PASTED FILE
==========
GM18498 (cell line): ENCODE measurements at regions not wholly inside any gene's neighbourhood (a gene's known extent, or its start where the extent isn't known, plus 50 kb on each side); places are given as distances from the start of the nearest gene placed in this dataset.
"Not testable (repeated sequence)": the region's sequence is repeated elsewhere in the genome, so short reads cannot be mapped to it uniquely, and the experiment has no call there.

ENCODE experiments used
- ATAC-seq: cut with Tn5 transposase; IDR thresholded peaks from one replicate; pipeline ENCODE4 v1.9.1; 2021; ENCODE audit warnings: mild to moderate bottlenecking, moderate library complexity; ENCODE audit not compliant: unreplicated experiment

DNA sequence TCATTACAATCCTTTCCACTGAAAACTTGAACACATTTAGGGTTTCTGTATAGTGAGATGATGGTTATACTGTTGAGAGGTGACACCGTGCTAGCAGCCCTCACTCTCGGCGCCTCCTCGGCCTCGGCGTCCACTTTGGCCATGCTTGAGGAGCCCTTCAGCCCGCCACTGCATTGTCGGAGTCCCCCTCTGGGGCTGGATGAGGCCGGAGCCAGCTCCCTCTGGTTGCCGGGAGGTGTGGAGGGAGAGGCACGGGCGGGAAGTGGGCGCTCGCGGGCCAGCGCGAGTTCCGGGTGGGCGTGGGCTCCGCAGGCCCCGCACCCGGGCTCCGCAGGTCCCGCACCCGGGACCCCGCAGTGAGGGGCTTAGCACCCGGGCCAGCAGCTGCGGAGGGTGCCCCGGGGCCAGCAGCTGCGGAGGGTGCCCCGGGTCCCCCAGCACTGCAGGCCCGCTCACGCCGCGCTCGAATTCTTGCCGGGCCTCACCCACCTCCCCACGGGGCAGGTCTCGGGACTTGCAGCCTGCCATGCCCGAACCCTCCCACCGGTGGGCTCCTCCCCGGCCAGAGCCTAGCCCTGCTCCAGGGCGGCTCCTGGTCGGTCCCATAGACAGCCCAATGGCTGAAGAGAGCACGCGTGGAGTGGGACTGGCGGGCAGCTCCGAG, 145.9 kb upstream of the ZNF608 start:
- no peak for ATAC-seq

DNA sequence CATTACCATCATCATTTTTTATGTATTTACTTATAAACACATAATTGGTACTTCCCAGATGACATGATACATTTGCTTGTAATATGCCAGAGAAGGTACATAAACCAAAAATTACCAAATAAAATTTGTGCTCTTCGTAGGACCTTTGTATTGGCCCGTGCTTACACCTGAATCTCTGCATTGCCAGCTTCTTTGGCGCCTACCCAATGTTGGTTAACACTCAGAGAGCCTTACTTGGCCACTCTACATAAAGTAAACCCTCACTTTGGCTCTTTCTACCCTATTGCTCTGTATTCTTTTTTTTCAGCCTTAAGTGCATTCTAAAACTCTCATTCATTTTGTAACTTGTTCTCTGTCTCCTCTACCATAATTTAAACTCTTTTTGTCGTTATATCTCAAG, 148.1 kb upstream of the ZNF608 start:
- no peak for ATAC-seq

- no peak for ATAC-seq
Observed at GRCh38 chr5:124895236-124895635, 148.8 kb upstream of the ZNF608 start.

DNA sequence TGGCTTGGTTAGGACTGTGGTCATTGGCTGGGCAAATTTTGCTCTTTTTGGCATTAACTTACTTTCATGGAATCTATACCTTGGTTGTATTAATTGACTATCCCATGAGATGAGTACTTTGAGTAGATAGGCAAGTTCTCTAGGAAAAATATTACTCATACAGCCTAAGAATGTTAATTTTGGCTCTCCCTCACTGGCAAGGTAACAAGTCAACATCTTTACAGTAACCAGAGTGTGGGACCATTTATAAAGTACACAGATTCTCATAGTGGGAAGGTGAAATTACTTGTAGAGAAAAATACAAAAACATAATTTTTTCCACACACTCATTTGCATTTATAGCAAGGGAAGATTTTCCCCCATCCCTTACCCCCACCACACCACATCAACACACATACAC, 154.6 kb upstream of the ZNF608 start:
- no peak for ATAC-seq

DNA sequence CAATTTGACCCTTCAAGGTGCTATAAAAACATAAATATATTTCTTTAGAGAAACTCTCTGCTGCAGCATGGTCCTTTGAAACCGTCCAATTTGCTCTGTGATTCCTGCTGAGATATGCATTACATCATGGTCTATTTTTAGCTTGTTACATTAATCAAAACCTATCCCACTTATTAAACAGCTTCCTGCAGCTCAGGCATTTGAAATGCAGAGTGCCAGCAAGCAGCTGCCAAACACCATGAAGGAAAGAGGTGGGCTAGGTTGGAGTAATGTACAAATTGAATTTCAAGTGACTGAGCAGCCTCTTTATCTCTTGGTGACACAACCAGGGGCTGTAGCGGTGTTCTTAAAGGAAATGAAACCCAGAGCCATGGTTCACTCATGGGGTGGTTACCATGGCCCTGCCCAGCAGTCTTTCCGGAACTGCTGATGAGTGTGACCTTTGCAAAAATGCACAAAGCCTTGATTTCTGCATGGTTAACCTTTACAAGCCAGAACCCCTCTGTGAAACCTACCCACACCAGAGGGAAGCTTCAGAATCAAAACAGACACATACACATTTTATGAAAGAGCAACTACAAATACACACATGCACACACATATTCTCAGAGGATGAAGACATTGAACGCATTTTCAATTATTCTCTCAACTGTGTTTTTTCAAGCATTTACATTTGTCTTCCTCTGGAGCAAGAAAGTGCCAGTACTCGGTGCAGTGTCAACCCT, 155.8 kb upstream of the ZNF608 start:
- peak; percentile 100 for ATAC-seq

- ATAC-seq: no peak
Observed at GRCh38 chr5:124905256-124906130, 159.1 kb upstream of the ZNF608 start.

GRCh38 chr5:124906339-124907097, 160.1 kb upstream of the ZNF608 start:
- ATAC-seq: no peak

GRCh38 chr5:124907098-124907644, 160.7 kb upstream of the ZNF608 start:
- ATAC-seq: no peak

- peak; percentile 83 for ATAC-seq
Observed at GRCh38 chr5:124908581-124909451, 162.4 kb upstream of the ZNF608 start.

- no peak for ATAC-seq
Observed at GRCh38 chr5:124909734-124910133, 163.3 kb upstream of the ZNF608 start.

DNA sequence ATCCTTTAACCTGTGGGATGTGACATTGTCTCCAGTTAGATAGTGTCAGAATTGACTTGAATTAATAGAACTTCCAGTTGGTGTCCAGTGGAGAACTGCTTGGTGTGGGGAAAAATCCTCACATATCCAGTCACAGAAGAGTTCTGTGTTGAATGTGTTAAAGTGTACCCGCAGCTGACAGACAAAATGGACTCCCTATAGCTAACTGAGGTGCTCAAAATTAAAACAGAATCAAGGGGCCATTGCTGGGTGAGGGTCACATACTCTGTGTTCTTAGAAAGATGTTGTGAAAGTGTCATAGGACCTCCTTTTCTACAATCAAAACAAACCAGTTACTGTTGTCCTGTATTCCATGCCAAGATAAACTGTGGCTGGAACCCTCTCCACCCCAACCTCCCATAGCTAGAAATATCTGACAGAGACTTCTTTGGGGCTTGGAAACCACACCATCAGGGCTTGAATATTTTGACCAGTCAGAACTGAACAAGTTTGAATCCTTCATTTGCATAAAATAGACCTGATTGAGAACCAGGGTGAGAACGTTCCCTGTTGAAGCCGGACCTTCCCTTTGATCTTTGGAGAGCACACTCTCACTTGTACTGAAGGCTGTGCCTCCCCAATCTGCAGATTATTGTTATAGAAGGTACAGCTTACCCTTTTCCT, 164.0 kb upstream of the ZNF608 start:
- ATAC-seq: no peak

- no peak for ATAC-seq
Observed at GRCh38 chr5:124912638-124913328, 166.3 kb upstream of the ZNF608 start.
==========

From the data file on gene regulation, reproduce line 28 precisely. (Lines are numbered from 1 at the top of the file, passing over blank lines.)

Observed at GRCh38 chr5:124912638-124913328, 166.3 kb upstream of the ZNF608 start.